Netherlands: The signing of a new Framework Agreement regarding the social security rules within the European Union

In brief

After the mandatory "working from home" measures that were implemented during the recent COVID-19 pandemic, voluntary hybrid and flexible work arrangements are now becoming more and more common in the labor market. When these arrangements include cross-border employment situations (i.e., employees living in one country, but working from home in another), they may well bring significant wage tax and social security complexities with them.

This client alert describes the new rules that the EU intends to introduce as of 1 July 2023, to regulate the social security coverage for cross-border employees who work from home in their country of residence.


In depth

Current EU social security regulations

Under the current EU social security regulations (Basic Regulation No. 883/2004 and Implementing Regulation No. 987/2009), employees who work in multiple countries that are covered by these regulations (hereinafter referred to as the ‘Regulation Countries’, a list of which can be found here) are insured in their country of residence, if they perform a ‘substantial part’ of their work in that country. Such a substantial part is deemed to exist in any case, if they work in their country of residence for at least 25% of their contractual working time, or if they earn at least 25% of their wages in their country of residence.

During the COVID-19 pandemic, the EU issued temporary rules for situations in which cross-border employees find themselves working from home in their country of residence for more than 25%. In such cases, the employee’s social security coverage does not need to shift to the country of residence, provided certain specific conditions are met. These rules will apply up to and including 30 June 2023.

1 July 2023: new Framework Agreement for teleworkers

As of 1 July 2023, the EU intends to implement new, and more definitive rules to regulate the social security coverage for cross-border employees who work from home in their country of residence (i.e., teleworkers). The implementation of these new rules has been structured through a so-called ‘Framework Agreement’.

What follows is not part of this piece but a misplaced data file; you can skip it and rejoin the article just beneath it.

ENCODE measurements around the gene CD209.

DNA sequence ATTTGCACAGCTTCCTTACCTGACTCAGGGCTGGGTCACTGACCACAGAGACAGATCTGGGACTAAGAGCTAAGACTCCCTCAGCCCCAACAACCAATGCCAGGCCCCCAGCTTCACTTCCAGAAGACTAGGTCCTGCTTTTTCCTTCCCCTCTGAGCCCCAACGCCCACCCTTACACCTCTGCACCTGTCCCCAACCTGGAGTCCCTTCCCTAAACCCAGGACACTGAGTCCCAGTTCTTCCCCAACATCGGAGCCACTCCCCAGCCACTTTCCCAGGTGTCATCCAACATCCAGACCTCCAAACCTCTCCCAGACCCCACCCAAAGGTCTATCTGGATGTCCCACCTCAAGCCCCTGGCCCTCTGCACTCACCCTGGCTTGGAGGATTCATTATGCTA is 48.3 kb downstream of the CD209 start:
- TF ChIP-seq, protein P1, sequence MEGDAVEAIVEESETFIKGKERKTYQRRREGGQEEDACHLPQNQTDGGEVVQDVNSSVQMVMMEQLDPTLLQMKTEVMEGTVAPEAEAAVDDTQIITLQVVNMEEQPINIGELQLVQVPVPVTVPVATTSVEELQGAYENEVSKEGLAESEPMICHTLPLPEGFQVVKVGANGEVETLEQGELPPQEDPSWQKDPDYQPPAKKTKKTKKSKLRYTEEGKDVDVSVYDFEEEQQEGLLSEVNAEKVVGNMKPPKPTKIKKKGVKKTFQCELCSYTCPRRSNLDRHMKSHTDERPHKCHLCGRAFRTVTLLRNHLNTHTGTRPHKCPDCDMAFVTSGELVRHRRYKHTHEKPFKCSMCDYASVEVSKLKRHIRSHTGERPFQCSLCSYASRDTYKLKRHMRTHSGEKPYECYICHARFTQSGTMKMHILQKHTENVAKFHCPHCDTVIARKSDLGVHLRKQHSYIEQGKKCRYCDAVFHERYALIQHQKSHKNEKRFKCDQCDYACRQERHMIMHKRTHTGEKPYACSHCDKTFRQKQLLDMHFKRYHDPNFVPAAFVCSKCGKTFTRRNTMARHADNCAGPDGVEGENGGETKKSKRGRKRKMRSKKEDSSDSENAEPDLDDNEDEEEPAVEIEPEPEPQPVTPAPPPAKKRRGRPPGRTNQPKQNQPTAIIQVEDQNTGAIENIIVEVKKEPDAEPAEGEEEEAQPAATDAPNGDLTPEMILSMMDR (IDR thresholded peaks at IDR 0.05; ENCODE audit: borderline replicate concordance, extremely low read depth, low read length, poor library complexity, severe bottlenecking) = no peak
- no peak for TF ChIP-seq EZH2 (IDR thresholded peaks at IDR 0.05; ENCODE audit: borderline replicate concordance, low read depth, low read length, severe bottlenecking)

If the conditions laid down in this Framework Agreement are met, employers whose employees work from home in cross-border situations may deviate from the 25% threshold mentioned above. In brief, the Framework Agreement prevents the employees’ social security coverage from shifting to their country of residence, if they work from home in their country of residence for less than 50% of their contractual working time. If the working time in their country of residence exceeds this threshold, the social security coverage will still shift to the country of residence.

Entry into force

The Framework Agreement is expected to enter into force on 1 July 2023 for the Regulation Countries that have signed the Framework Agreement by then. If a Regulation Country signs the Framework Agreement after 1 July 2023, it will only enter into force after the date of signing, and will not apply retroactively to 1 July 2023.

Technical briefings on the Framework Agreement are in fact still taking place, and it is therefore not fully clear at this stage which Regulation Countries will be a part of it (although we know the Netherlands have already signed it). We expect more details about the Framework Agreement, and the countries that will be a party to it, to become available in the coming weeks.

Recommended actions

How does this affect your organization?

The termination of the temporary rules that were introduced during the COVID-19 pandemic, could change the social security position of cross-border employees that were covered by those rules. As an employer, it is therefore important to consider the following points:

  • Identify the employees that may be affected by the termination of the temporary rules, analyze their social security position as from 1 July 2023, and inform them in case their social security position is impacted.
  • Adjust current A1-certificates, or apply for new A1-certificates for the impacted employees, within the applicable deadlines.
  • Review and adjust home-working and remote-working policies in accordance with the Framework Agreement (a country-by-country approach may be needed, as the Framework Agreement only applies if both of the Regulation Countries involved have signed it).

In the Netherlands, the executive body for the Framework Agreement will be the Social Security Bank (in Dutch: Sociale Verzekeringsbank, or "SVB"). As the Framework Agreement should already be fully implemented by 1 July 2023, the SVB expects that a large volume of work still needs to be carried out before that date (both by itself, and by affected employers and employees).

Depending on how many cross-border employees will be affected by the new rules within your organization, it is, therefore, advisable to start with the preparations mentioned above as soon as possible, to ensure all necessary actions are taken when the new Framework Agreement enters into force.

Please feel free to contact the authors of this client alert, if you require any assistance in this respect.

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